A unique chronicle of childhood polio told with a remarkable blend of provocative reflection, humor, and pluck.
Finalist for the 2015 Eric Hoffer Award presented by Hopewell Publications
In 1954, Karen Chase was a ten-year-old girl playing Monopoly in the polio ward when the radio blared out the news that Dr. Jonas Salk had developed the polio vaccine. The discovery came too late for her, and Polio Boulevard is Chase’s unique chronicle of her childhood while fighting polio. From her lively sickbed she experiences puppy love, applies to the Barbizon School of Modeling, and dreams of Franklin Delano Roosevelt, a polio patient who became President of the United States.
Chase, now an accomplished poet who survived her illness, tells a story that flows backward and forward in time from childhood to adulthood. Woven throughout are the themes of how private and public history get braided together, how imagination is shaped when your body can’t move but your mind can, and how sexuality blooms in a young girl laid up in bed. Chase’s imagination soars in this narrative of illness and recovery, a remarkable blend of provocative reflection, humor, and pluck.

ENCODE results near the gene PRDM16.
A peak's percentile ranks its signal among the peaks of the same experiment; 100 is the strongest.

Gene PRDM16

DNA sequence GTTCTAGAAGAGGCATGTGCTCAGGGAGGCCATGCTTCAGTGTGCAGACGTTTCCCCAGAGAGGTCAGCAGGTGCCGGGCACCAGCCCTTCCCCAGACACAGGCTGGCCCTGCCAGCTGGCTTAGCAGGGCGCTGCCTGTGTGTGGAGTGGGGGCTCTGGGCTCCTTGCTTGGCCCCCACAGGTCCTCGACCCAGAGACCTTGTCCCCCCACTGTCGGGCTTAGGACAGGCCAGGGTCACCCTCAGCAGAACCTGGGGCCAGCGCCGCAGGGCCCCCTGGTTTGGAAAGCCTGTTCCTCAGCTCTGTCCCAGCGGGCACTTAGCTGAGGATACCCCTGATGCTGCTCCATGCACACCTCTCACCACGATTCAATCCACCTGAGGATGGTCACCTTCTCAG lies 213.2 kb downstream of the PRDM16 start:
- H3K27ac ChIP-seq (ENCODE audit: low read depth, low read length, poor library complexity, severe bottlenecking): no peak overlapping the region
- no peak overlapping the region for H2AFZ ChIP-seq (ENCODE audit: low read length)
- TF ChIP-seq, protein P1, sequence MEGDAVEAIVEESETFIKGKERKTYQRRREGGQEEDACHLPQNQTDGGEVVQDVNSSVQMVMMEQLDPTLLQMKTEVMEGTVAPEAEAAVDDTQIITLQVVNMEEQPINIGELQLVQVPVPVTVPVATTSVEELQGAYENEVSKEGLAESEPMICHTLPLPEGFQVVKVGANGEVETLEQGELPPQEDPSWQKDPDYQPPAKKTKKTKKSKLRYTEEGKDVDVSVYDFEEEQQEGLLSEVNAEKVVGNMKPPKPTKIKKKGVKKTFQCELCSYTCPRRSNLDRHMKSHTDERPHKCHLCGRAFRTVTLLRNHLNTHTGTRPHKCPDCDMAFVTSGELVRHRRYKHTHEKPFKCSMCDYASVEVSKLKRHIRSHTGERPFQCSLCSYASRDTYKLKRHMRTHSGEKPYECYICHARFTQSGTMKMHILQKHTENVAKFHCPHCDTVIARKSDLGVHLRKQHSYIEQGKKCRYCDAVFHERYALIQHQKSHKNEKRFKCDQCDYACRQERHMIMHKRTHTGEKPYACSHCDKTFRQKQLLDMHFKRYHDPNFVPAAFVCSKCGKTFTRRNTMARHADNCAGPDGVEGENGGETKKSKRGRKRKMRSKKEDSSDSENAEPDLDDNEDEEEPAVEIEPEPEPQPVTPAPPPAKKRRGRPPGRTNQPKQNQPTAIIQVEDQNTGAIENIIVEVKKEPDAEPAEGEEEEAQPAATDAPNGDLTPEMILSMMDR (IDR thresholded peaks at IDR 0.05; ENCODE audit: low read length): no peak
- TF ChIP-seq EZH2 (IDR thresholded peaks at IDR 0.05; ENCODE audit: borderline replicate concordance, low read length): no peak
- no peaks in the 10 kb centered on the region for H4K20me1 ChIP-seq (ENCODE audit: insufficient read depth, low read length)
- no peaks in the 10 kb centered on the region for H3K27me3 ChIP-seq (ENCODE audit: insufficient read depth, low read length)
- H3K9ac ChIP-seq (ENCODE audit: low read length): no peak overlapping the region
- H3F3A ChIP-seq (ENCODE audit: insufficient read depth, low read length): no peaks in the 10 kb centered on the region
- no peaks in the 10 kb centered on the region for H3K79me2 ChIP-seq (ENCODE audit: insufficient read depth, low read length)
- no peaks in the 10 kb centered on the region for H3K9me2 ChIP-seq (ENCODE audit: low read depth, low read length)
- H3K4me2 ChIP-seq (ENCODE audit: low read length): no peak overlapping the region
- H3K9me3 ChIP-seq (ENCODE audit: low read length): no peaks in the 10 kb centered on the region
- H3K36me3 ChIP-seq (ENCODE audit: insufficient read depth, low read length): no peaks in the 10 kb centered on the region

|Publisher:||State University of New York Press|
|Product dimensions:||5.60(w) x 8.90(h) x 0.30(d)|
About the Author
Karen Chase is the author of two volumes of poetry: Kazimierz Square and Bear, as well as Land of Stone: Breaking Silence Through Poetry and Jamali-Kamali: A Tale of Passion in Mughal India.
Table of Contents
The Bus Back
This Is My Father Talking
Water Is Complicated
This Is My Brother Talking
Inside the Whirlpool
Grandma Celia Mail
Take Things in Stride
Bustiers, Braces, and Noise
Clothes and Hair
This Is Patsy Talking